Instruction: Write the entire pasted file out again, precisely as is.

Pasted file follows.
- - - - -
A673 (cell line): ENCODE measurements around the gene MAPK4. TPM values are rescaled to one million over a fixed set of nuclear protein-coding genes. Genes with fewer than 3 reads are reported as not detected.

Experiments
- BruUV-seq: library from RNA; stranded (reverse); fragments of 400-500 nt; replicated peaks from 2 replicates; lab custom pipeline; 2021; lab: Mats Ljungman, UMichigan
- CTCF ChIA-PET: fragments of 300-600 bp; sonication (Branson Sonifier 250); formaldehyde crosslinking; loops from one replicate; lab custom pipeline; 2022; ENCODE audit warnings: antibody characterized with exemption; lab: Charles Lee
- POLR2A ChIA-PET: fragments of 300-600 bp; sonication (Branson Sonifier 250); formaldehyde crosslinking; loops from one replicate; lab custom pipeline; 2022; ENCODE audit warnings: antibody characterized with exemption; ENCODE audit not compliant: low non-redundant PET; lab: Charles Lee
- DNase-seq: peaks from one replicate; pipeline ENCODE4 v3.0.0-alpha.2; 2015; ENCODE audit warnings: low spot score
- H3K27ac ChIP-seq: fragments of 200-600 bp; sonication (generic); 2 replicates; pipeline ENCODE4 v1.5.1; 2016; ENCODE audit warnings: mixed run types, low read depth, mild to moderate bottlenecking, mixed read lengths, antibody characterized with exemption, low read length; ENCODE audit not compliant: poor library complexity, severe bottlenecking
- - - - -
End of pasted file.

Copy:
A673 (cell line): ENCODE measurements around the gene MAPK4. TPM values are rescaled to one million over a fixed set of nuclear protein-coding genes. Genes with fewer than 3 reads are reported as not detected.

Experiments
- BruUV-seq: library from RNA; stranded (reverse); fragments of 400-500 nt; replicated peaks from 2 replicates; lab custom pipeline; 2021; lab: Mats Ljungman, UMichigan
- CTCF ChIA-PET: fragments of 300-600 bp; sonication (Branson Sonifier 250); formaldehyde crosslinking; loops from one replicate; lab custom pipeline; 2022; ENCODE audit warnings: antibody characterized with exemption; lab: Charles Lee
- POLR2A ChIA-PET: fragments of 300-600 bp; sonication (Branson Sonifier 250); formaldehyde crosslinking; loops from one replicate; lab custom pipeline; 2022; ENCODE audit warnings: antibody characterized with exemption; ENCODE audit not compliant: low non-redundant PET; lab: Charles Lee
- DNase-seq: peaks from one replicate; pipeline ENCODE4 v3.0.0-alpha.2; 2015; ENCODE audit warnings: low spot score
- H3K27ac ChIP-seq: fragments of 200-600 bp; sonication (generic); 2 replicates; pipeline ENCODE4 v1.5.1; 2016; ENCODE audit warnings: mixed run types, low read depth, mild to moderate bottlenecking, mixed read lengths, antibody characterized with exemption, low read length; ENCODE audit not compliant: poor library complexity, severe bottlenecking